Today, it warms the heart to see images of former US President Barrack Obama (while he was in power) carrying his own umbrella; and members of his staff calling him Barrack. Or to hear that German Chancellor, Angela Merkel still cooks for her man every Sunday, and goes to the groceries store to get special delicacies.

Or the former British Prime Minister, David Cameron (also while still in power) travelling in a London Underground Tube to an appointment because it was quicker than going by car. And, wait for it, some of the passengers didn’t even recognise who he was!

Ruminate on this too: After the inauguration of President Donald Trump in January, Obama’s vice, Joe Biden — known for his down-to-earth manner and ‘man of the people’ reputation — opted to use the train to return to his home state of Delaware.

And that was not his first time. He was only acting true to nature. As a senator, Biden rode in the Amtrak train to Washington nearly every day, reportedly racking up 8,000 round-trips; so much so he was tagged ‘Amtrak Joe.’

You see, generally, these are the kinds of attitude often reflected in the Western society today. In the US, the democratic institutions and the media have a strong culture of standing up to their political leadership when they think they’re wrong. Just ask President Donald Trump.

In summary, in the Western world, leaders are considered as fellow citizens, not gods.

In Nigeria and most of sub-Saharan Africa, the reverse is the case. Journalists, lawyers, government agencies and awards institutions are mere political contractors and praise singers who will dance to the tune of the highest bidders with sycophantic articles, write-ups, radio commentaries and television documentaries.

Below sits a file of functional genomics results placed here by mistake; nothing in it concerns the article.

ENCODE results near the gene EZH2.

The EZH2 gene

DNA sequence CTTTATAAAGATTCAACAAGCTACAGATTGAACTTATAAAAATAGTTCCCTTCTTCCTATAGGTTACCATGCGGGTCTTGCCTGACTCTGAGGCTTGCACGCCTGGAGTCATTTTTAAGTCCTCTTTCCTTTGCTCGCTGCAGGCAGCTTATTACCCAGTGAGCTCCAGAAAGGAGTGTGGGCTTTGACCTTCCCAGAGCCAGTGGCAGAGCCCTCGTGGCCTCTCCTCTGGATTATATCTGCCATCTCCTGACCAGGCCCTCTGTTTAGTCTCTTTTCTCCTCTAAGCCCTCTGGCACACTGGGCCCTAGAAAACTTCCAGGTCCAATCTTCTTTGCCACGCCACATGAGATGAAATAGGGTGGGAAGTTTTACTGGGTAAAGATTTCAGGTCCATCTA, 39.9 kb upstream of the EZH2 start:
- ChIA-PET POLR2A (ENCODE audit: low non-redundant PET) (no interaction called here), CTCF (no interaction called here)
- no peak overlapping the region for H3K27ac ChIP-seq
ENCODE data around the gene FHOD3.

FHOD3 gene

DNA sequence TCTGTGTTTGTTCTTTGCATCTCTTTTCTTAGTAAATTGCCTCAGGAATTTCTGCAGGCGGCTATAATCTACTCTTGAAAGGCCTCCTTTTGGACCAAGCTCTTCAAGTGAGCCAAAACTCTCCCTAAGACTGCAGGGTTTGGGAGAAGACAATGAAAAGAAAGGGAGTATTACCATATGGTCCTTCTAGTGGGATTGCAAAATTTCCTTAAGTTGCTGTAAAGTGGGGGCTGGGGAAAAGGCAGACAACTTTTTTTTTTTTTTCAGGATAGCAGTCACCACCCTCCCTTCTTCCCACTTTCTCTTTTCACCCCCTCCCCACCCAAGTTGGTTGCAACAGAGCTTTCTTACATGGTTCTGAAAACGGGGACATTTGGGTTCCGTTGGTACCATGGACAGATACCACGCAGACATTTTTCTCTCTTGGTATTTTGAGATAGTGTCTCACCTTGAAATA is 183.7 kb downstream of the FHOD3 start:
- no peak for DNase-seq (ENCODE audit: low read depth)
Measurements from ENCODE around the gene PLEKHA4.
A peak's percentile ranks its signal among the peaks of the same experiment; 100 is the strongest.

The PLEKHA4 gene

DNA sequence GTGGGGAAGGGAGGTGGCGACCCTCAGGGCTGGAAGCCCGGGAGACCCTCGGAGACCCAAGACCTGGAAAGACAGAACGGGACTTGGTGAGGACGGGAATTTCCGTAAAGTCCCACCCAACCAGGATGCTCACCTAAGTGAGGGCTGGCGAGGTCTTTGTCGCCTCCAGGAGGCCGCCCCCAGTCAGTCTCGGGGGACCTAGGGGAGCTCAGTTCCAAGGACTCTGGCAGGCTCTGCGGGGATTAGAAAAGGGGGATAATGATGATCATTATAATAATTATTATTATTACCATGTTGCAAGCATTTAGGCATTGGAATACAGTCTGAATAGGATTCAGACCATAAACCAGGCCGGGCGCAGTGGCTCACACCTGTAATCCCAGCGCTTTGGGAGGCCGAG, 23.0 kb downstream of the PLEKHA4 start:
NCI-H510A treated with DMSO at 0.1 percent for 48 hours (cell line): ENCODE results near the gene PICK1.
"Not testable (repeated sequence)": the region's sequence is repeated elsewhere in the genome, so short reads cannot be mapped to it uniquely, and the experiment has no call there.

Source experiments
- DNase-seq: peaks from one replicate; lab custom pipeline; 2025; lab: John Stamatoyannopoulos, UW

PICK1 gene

By so doing, they rig the opinions of the average uninformed Nigerian and mislead him on the true quality, personality and disposition of their political leaders and their voting pattern, while they smile to the bank with their rewards.

But the problem of sycophancy is not entirely with the followers. In fact, it’s mostly a problem of the leadership. They encourage it, wittingly or unwittingly.

Here’s the simple, naked truth: The average person in power is not used to being told the blatant, unpleasant truth. If you do, it’s not because you’re patriotic and love the masses. It’s because you’re a traitor and in bed with the enemy or the opposition.

And what’s the effect on the masses? They buy into the culture of sycophancy. They try to win the favours of people in power. They flatter them and fan their egos. They distort facts and falsely paint a rosy picture of reality at the base. They mislead people in power and they in turn enjoy the fawning attention and feel like demi-gods.

But the motive of sycophants is actually about survival; and to unfairly influence juicy appointments and contracts to themselves or their cronies, even if they’re not qualified.

In a recent write-up, former presidential aide, Reuben Abati buttressed the argument that sycophancy is the biggest challenge to power in Nigeria, and said Nigerians treat their leaders like gods.

He said: “There are too many people approaching the man of power telling him things and seeking to influence him, they would kneel down if they have to. They will recite the Holy Books if they think that will help. They will do whatever it takes to have their way. All of this is never in the interest of the people,” he wrote in a recent article.

Very apt and truthfully spoken of Mr. Abati, but isn’t it also ironic that when he was in government service he famously always said “eye service is part of service?”

You see, in reality, this is a problem across Africa, which is also mostly responsible for the slow development rate on the continent.